Intel parks chips, memory in cars

The chipmaker will announce a new program to help telematics developers get devices to market faster by offering product blueprints based on its chips and memory.

Intel is shifting its telematics efforts into high gear.

The Santa Clara, Calif.-based chipmaker plans to announce Thursday a new program to help telematics developers get devices to market faster by offering product blueprints based on its chips and memory. The emerging telematics market focuses on offering services for cars, such as wireless communications and navigation systems.

Intel has been helping large partners develop custom telematics products for the past five to seven years, but now the company will open its doors to other smaller developers.

The Intel Telematics Design Center program, which Intel will announce at a trade show in Germany, is aimed at cutting down development time for those already familiar with Intel's platforms, such as its Personal Internet Client Architecture for mobile devices. The chipmaker has made similar efforts in the past in hopes of finding new markets for its processors and memory.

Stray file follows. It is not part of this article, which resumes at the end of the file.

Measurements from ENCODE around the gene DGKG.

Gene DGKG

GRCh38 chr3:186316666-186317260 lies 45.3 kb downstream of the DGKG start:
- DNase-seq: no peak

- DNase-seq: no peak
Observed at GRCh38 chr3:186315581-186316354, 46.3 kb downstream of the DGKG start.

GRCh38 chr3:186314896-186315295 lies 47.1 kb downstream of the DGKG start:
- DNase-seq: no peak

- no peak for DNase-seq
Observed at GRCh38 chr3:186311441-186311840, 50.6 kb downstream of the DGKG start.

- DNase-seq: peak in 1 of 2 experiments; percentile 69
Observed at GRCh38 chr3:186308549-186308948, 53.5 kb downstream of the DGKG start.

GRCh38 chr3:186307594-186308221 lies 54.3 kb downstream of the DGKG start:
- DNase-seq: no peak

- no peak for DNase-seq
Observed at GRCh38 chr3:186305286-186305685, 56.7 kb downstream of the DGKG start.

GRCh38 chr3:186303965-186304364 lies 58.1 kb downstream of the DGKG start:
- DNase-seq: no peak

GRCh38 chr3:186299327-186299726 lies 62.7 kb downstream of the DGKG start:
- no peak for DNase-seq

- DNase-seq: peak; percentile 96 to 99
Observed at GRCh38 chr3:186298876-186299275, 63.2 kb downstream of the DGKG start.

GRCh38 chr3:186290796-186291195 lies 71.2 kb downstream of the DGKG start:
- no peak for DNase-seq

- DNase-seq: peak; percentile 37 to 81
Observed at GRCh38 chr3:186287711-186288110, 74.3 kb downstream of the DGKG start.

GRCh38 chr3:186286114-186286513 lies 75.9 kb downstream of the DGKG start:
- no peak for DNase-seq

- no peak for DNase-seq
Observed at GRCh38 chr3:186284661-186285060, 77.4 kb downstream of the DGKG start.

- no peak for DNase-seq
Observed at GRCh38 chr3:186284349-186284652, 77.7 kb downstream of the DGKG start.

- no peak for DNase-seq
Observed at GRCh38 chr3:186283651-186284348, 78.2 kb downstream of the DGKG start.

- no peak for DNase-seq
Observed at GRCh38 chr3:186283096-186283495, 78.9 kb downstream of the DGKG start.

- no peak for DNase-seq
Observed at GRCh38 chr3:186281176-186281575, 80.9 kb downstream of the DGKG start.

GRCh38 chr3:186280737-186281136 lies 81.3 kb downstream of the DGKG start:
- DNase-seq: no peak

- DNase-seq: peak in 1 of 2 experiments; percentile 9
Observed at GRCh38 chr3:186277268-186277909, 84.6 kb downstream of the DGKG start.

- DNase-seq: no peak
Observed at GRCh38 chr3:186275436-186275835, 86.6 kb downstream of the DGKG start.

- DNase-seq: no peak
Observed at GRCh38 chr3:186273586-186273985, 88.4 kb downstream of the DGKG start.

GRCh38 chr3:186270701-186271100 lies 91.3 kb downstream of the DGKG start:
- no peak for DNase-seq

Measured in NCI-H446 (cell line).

"This could cut six to nine months off development time and get products to market faster," said Pat Kerrigan, Intel's director of telematics. "And that could save a considerable amount of expense, especially these days."

There will be no fee for developers who participate in the program, and Intel will offer tools based on its StrongARM and upcoming XScale processors. StrongARM processors are found in handheld devices, such as Compaq Computer's iPaq and Hewlett-Packard's Jornada. XScale processors are slated for use in future handhelds and smart phones.

"We're reusing parts from other areas of our business, so there isn't a lot of uniqueness here," Kerrigan said. This could mean that developers won't have to create completely new designs for telematics products and instead will only have to make slight tweaks to existing devices.

Thilo Koslowski, a Gartner analyst, said Intel is making a smart move.

"This is the right time to get in because (telematics) is an emerging market. All the automakers and network carriers are coming up with their solutions," Koslowski said.

In August, for example, DaimlerChrysler selected AT&T Wireless to provide voice and data services in its Chrysler cars in the United States. Meanwhile, Toyota's Lexus and Honda's Acura divisions have signed agreements for General Motors' OnStar telematics service.

For Intel, the new program makes entering the telematics market nearly a risk-free proposition.

"Intel doesn't have to maintain anything," Koslowski said. If the program catches on with developers, Intel will "have everyone using their tools and buying their chips and memory."

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